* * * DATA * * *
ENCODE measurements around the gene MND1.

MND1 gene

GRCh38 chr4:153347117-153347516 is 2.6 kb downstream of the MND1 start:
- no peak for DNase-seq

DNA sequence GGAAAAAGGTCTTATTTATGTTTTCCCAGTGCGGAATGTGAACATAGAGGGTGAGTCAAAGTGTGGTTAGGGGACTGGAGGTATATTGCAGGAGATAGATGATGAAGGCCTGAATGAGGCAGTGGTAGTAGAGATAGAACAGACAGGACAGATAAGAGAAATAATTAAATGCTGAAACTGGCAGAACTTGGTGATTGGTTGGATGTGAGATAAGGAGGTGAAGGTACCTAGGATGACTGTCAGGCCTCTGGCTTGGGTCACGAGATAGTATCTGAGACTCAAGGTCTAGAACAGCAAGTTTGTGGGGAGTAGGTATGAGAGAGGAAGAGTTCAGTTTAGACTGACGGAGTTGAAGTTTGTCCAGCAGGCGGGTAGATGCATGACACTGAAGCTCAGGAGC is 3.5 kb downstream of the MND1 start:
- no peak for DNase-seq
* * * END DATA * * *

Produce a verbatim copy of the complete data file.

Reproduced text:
ENCODE measurements around the gene MND1.

MND1 gene

GRCh38 chr4:153347117-153347516 is 2.6 kb downstream of the MND1 start:
- no peak for DNase-seq

DNA sequence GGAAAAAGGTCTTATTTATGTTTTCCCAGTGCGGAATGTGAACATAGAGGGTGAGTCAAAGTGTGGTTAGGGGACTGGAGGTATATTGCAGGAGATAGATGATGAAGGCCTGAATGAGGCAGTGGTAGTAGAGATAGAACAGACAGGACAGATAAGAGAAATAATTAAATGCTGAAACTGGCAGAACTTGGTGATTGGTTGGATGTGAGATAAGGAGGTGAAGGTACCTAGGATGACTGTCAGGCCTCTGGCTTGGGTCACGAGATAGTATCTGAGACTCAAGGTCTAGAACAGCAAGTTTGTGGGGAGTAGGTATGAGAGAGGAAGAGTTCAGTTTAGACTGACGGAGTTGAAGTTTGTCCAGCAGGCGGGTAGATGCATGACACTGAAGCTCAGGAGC is 3.5 kb downstream of the MND1 start:
- no peak for DNase-seq